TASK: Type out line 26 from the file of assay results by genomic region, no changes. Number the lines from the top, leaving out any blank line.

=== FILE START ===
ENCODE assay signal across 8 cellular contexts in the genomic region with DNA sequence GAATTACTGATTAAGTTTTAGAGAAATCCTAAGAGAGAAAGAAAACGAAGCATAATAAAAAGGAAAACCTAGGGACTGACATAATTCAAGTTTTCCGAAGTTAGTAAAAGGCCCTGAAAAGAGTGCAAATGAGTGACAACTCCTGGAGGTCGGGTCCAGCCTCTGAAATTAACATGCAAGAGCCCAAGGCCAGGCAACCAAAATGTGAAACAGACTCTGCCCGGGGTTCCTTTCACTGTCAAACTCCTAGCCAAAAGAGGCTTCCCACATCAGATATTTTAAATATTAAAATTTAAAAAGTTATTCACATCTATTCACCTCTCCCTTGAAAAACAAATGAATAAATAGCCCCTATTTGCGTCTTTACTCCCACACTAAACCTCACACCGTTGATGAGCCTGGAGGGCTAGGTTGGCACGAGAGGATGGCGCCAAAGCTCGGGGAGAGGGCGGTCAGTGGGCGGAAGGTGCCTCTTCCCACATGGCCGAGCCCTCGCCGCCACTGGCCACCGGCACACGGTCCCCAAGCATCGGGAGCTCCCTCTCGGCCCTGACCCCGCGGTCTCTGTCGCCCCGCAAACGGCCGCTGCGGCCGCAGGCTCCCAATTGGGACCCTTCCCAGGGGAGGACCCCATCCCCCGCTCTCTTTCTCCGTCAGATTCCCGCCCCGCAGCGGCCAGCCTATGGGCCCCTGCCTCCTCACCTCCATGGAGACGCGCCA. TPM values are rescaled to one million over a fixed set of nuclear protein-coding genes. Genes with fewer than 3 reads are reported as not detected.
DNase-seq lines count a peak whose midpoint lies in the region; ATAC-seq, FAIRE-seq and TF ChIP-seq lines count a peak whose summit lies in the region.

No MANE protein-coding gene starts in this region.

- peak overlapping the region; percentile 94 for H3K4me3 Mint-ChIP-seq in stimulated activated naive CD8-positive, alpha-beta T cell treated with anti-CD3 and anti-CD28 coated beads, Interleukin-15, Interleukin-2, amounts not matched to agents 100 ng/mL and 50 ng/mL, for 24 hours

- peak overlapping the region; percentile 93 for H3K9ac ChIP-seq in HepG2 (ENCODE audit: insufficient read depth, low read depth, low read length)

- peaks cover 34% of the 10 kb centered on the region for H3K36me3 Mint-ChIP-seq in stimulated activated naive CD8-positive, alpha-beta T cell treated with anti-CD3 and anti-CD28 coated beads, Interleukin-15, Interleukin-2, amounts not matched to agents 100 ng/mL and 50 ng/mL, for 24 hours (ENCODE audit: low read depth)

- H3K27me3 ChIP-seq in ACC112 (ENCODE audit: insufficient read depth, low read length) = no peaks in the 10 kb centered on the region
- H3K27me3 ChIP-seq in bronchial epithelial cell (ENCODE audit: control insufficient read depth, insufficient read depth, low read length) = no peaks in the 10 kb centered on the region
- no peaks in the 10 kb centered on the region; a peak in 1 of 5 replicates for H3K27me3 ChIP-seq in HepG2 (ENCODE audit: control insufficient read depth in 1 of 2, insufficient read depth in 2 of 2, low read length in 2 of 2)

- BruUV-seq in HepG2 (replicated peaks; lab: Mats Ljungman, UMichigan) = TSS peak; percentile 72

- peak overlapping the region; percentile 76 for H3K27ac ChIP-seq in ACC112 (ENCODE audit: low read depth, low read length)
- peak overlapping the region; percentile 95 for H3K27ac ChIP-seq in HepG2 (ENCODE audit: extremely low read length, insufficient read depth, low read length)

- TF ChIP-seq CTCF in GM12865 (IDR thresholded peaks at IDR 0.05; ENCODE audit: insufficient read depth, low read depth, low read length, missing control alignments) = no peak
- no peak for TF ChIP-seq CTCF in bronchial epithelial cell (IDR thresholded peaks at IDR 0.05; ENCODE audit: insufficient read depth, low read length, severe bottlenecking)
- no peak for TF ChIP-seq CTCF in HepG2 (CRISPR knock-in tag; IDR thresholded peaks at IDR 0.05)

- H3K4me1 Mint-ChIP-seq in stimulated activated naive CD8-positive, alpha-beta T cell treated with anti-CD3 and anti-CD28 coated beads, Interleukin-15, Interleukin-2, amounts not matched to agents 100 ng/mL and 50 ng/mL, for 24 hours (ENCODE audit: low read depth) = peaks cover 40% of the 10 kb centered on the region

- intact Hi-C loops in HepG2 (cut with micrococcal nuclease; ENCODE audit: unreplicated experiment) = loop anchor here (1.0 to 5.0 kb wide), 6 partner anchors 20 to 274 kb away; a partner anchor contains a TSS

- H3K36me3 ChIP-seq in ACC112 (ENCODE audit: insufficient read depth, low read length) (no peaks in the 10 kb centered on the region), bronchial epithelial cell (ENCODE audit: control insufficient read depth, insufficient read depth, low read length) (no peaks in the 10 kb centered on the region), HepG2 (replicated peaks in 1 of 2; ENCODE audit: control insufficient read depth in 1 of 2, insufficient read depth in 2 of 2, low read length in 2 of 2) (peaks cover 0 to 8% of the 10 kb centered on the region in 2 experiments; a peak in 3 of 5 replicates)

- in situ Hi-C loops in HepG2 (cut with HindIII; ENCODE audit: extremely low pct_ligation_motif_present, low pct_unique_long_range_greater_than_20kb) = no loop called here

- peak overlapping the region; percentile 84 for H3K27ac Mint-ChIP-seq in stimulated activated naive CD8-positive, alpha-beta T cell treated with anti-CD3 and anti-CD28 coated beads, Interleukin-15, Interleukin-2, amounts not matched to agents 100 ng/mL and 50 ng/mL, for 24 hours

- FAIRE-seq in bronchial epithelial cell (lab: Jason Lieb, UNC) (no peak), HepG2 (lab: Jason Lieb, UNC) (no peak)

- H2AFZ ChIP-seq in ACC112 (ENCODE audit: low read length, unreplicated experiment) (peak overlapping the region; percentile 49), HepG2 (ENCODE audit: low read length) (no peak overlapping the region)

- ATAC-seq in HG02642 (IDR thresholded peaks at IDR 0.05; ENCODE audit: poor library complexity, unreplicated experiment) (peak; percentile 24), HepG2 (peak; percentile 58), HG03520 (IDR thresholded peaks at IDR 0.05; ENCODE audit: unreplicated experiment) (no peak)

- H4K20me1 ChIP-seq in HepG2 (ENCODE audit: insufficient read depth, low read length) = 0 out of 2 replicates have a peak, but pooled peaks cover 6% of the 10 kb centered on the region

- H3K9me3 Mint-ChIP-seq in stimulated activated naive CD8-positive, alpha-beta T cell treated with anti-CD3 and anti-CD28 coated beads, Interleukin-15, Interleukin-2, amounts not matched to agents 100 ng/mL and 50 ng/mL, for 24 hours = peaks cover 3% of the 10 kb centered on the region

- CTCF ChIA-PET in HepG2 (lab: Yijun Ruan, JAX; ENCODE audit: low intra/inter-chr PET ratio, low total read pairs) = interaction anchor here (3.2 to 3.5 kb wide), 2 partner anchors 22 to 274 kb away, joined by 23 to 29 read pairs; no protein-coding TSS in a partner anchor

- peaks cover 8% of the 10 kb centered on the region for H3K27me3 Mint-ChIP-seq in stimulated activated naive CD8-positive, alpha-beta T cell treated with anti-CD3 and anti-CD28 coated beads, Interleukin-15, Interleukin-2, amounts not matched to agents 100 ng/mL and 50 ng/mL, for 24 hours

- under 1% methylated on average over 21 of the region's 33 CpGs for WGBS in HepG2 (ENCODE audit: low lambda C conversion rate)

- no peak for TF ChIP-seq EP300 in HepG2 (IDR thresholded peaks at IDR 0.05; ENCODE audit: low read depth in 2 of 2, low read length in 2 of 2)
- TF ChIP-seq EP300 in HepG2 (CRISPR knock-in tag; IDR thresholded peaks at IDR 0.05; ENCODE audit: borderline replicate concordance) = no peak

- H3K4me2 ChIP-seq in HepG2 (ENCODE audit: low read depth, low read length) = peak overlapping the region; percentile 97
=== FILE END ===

- CTCF ChIA-PET in HepG2 (lab: Yijun Ruan, JAX; ENCODE audit: low intra/inter-chr PET ratio, low total read pairs) = interaction anchor here (3.2 to 3.5 kb wide), 2 partner anchors 22 to 274 kb away, joined by 23 to 29 read pairs; no protein-coding TSS in a partner anchor